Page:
The number of HIV-positive inmates at Kapurthala Central Jail has witnessed a sharp increase in the past three years.
As per the information procured by Hindustan Times from the Kapurthala Central Jail superintendent under the Right to Information Act, the number of HIV-positive cases which were only seven in 2012, increased to 17 in the next year (2013).
In 2014, the prisoners affected with HIV infection increased to an alarming level (118), and in 2015 till July 9, their numbers have already reached 56.
The gloomy picture about the condition of inmates in the jail does not end here, as two other deadly diseases--Hepatitis C, and B--have also considerably increased among them.
In 2013, there were 24 inmates affected with Hepatitis C which increased to 30 in 2014 and till July 9, their number was 10.
Similarly, 18 inmates were diagnosed with Hepatitis B in 2013, and 15 were affected by the disease in 2014.
The jail sources said prevalence of deadly HIV has been consistently increasing among drug addict inmates who were mostly injecting drug users (IDU). "The drug addict inmates prefer syringe to administer drug directly into the body, rather than inhaling.
They get syringe from corrupt jail officials and share the same syringe to take a drug, which increases the risk of HIV and other diseases," they added.
The more shocking revelation which the jail authorities gave in writing was that the HIV patients (prisoners and undertrials) were being kept in separate cells called "security wards", which was in violation of the specified guidelines and human rights laws.
Sources said none of the prisoners came forward fearing that if they tested positive of HIV infection or any other disease, they would be sent into these cells and others would easily acknowledge him or her affected with this deadly disease.
As per National AIDS Control Organisation, it prohibits discrimination of HIV/AIDS patients in public as well in private places. It prohibits discrimination of an HIV/AIDS patient in matters of employment, education, healthcare, travel, insurance, residence, and property, etc, based on their HIV status.
In its reply, jail authorities claimed that special diet was being regularly provided to the patients in these wards by the jail staff.
Further, HIV screening is conducted inside the jail by Integrated Counselling and Testing Centre (ICTC) mobile van from Kapurthala civil hospital on every Tuesday and after screening and diagnosis, the patients are being referred to Jalandhar Civil Hospital.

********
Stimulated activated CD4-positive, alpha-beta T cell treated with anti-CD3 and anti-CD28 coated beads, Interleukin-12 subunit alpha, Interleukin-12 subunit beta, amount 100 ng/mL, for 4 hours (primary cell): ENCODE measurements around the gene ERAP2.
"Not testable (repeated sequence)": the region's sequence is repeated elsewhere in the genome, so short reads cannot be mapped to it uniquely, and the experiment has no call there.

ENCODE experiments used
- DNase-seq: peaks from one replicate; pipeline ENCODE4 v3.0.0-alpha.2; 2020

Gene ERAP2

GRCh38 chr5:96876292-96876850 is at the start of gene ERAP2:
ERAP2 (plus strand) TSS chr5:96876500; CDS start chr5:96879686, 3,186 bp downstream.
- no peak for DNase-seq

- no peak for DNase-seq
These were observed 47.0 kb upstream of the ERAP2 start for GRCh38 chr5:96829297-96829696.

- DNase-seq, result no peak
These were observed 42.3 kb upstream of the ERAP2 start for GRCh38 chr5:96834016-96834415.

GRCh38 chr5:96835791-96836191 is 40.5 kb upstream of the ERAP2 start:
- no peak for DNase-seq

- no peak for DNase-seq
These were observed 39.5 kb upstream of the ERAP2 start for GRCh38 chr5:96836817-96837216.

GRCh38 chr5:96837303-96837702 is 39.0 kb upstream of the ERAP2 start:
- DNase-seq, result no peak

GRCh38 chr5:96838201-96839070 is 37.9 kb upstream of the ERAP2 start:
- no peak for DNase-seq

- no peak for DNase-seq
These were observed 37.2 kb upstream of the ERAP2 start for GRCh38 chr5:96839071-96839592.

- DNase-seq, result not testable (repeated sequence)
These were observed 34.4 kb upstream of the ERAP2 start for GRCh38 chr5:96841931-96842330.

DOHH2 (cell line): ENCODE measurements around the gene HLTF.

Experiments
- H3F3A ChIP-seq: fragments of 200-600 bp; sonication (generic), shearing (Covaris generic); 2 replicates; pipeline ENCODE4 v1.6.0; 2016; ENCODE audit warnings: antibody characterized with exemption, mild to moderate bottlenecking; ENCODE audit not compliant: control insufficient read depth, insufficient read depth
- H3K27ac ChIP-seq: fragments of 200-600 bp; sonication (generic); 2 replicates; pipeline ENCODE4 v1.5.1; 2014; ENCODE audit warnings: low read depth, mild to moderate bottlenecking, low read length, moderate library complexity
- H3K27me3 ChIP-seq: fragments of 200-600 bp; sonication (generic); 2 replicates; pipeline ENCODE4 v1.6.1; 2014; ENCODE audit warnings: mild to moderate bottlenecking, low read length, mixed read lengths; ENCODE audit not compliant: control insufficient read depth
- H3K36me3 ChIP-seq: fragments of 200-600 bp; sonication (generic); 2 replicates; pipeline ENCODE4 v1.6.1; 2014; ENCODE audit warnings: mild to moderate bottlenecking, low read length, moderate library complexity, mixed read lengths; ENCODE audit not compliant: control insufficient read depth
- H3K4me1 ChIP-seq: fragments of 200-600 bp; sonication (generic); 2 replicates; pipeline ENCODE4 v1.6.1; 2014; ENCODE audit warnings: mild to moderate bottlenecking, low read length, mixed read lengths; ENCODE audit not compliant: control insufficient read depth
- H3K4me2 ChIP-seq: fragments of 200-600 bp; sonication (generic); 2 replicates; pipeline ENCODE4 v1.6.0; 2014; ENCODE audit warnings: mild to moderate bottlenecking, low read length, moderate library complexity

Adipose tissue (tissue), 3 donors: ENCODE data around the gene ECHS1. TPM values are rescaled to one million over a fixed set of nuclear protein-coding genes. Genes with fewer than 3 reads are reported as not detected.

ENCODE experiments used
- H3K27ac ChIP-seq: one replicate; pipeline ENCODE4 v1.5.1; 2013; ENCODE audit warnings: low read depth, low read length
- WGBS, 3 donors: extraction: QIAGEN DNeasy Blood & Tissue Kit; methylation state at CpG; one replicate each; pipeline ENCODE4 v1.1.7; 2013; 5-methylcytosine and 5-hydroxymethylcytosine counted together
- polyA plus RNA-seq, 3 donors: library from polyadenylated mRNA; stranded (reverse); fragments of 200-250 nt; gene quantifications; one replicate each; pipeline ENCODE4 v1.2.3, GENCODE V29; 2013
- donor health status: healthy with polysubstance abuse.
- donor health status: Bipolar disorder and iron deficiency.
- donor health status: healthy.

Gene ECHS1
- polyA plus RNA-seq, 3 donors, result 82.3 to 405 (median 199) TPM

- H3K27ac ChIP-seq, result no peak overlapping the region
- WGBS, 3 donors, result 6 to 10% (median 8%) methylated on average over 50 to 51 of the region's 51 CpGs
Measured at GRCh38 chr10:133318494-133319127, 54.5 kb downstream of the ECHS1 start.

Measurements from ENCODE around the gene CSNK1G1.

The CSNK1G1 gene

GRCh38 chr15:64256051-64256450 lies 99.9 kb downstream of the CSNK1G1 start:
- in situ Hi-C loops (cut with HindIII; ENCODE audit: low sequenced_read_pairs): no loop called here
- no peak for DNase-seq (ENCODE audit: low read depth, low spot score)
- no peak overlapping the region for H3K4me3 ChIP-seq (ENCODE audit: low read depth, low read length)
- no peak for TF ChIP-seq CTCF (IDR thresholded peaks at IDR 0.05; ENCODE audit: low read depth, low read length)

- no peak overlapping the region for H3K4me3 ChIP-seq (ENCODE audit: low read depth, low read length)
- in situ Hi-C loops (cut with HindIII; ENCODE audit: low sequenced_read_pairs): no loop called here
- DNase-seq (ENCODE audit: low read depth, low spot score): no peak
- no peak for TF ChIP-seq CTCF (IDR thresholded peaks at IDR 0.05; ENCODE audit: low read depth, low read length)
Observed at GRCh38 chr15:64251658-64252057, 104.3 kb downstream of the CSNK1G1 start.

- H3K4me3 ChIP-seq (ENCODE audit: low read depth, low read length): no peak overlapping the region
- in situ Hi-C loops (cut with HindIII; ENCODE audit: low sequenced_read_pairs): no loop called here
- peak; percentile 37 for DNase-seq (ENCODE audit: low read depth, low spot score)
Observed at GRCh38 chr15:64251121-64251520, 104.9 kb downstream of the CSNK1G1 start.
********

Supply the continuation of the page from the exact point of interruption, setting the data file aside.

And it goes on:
It has been learnt that the jail authorities also do not send prisoners to the local anti-retroviral therapy (ART) centre on time, which leads to delay in treatment of such HIV-positive patients.
When contacted, Jail minister Sohan Singh Thandal said he hasn't got any such report and asked the correspondent to contact the jail superintendent.
Hussan Lal, project director, Punjab State AIDS Control Society, said, "If HIV-positive inmates are being kept in separate cells in the jail, it is matter of concern." He said he would personally look into this matter. When asked over the sharp increase in HIV positive cases in jails, he asked to contact the jail department.
Jail superintendent Paramjit Singh was unavailable for comments despite repeated calls.
Hepatitis C is a liver disease caused by the hepatitis C virus. The virus can cause both acute and chronic hepatitis infection, ranging in severity from a mild illness, lasting a few weeks to a serious, lifelong illness.
The hepatitis C virus is a blood-borne virus and the most common modes of infection are through unsafe injection practices, inadequate sterilisation of medical equipment and transfusion of unscreened blood and blood products.
Hepatitis B is a viral infection that attacks the liver and can cause both acute and chronic disease. The virus is transmitted through contact with the blood or other body fluids of an infected person.